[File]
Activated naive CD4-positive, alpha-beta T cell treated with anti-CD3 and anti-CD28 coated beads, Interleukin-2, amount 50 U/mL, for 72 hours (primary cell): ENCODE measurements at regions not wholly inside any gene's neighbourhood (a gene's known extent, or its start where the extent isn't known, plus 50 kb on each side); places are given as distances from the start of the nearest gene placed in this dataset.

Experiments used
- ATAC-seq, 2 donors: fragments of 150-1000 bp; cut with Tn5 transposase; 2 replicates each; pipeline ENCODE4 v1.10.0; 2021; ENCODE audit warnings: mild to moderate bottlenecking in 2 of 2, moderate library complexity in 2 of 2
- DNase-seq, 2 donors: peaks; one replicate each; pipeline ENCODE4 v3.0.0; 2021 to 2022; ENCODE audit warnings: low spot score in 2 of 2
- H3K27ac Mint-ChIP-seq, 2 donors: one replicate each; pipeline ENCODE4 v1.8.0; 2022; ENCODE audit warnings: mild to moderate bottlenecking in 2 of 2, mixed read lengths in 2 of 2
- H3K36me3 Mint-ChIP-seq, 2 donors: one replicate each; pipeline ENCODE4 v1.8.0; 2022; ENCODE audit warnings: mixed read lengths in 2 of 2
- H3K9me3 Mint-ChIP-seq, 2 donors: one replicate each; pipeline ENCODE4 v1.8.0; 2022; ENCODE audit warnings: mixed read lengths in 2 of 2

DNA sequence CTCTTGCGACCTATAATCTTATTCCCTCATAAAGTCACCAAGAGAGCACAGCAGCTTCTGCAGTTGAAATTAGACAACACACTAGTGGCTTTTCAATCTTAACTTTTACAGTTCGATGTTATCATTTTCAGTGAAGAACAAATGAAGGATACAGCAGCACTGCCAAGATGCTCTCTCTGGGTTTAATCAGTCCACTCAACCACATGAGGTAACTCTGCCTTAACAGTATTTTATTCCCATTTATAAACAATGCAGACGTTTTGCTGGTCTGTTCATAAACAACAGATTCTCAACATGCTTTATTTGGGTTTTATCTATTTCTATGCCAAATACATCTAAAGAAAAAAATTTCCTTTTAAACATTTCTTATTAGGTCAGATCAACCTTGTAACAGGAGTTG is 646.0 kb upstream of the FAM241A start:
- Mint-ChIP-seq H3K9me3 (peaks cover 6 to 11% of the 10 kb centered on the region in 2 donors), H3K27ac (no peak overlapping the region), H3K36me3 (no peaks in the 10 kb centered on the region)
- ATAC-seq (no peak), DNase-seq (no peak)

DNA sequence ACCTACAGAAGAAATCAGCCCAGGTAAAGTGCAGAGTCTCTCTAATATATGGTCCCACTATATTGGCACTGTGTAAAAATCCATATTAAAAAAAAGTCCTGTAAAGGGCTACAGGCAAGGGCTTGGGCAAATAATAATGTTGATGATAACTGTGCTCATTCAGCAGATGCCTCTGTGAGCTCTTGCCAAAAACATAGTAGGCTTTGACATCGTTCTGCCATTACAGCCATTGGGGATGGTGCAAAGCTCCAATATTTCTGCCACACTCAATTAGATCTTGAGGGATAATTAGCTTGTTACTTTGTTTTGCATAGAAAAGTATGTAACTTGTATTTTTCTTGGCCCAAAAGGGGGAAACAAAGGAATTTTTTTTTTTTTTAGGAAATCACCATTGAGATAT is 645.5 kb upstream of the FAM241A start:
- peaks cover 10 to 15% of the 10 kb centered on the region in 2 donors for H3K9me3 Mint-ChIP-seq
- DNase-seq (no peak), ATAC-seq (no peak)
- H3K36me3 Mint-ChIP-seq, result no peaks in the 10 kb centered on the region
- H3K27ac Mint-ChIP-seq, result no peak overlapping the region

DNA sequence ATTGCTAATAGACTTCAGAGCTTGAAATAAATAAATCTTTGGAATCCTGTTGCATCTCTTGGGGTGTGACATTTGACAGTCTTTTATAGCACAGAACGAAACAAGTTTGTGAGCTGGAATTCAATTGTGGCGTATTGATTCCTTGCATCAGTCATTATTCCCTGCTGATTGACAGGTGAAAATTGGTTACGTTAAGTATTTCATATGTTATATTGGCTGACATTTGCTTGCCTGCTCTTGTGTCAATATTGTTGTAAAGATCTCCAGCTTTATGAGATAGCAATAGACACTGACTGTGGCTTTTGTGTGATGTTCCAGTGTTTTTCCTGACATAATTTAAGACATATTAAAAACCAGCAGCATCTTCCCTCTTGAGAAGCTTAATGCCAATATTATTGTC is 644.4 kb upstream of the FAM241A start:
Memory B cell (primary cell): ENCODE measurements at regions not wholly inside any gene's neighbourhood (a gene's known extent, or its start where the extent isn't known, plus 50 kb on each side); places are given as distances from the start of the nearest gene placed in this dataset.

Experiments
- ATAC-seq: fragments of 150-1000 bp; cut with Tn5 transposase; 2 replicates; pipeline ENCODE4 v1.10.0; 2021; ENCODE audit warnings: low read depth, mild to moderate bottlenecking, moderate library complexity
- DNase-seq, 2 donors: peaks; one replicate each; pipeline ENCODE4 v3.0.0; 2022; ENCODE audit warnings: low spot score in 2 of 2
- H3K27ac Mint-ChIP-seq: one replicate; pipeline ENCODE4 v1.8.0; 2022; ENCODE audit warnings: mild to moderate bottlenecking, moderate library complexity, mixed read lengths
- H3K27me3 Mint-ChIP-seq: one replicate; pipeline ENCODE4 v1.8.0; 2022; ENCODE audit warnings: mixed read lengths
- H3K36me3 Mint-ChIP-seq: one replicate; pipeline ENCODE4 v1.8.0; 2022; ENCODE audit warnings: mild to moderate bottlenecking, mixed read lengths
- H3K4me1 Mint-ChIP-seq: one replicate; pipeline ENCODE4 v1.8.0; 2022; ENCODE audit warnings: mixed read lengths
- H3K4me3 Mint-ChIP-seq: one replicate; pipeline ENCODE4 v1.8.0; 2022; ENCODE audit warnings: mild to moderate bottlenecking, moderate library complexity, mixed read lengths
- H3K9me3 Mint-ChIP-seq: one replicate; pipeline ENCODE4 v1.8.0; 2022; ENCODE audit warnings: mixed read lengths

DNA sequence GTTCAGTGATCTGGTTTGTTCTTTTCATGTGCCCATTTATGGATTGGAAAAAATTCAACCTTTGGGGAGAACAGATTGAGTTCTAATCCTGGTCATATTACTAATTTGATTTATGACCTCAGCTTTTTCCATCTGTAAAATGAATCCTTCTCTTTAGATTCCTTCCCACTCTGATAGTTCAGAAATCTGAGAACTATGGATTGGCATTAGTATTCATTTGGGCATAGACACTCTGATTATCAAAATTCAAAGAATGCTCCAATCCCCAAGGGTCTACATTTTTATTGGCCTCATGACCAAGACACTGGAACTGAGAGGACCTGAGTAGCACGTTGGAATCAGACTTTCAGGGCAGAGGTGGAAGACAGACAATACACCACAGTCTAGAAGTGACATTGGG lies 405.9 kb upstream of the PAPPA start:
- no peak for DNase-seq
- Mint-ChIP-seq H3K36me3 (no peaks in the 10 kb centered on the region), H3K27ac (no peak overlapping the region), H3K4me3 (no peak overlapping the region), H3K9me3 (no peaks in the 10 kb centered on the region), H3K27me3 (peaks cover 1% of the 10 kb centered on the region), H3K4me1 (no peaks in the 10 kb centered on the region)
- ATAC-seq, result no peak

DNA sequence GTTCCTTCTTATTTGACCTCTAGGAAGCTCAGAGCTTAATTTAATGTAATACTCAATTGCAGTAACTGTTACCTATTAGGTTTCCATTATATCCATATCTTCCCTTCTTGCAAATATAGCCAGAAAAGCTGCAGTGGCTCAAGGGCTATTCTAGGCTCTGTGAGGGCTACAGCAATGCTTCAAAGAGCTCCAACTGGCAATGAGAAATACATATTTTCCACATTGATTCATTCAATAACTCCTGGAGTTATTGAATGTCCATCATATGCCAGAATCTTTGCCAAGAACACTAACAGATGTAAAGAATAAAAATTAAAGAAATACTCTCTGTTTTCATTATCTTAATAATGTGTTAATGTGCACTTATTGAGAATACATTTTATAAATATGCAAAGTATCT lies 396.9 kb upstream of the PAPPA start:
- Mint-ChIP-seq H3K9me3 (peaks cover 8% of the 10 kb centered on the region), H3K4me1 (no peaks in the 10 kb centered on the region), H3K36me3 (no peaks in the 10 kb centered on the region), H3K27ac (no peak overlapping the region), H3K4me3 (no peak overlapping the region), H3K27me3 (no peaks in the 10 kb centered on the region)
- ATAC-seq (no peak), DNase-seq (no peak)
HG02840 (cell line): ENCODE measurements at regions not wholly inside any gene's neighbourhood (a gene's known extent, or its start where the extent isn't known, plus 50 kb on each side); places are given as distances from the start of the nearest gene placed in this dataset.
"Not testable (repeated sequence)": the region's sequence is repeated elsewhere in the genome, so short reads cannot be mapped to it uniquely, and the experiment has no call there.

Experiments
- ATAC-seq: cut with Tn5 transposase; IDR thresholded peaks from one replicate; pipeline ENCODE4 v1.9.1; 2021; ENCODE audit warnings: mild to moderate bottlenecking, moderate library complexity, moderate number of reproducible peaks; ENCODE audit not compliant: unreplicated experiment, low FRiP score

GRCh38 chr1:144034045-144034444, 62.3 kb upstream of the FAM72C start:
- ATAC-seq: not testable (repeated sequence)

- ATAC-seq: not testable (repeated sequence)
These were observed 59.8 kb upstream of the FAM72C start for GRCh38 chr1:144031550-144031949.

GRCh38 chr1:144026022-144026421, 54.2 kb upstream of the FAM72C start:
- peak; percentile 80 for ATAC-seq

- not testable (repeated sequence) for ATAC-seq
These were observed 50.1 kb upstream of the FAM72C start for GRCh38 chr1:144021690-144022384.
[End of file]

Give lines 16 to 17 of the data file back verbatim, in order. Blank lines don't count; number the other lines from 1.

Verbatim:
DNA sequence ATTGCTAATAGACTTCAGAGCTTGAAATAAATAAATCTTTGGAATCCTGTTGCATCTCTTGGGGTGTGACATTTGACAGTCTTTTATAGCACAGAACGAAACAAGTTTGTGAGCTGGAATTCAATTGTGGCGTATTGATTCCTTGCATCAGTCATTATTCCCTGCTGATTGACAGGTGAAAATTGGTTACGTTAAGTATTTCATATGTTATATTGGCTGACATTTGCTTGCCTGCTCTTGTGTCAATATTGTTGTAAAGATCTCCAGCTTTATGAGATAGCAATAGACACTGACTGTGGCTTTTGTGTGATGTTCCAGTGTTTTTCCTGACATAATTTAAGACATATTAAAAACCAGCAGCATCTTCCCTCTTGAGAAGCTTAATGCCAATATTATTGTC is 644.4 kb upstream of the FAM241A start:
Memory B cell (primary cell): ENCODE measurements at regions not wholly inside any gene's neighbourhood (a gene's known extent, or its start where the extent isn't known, plus 50 kb on each side); places are given as distances from the start of the nearest gene placed in this dataset.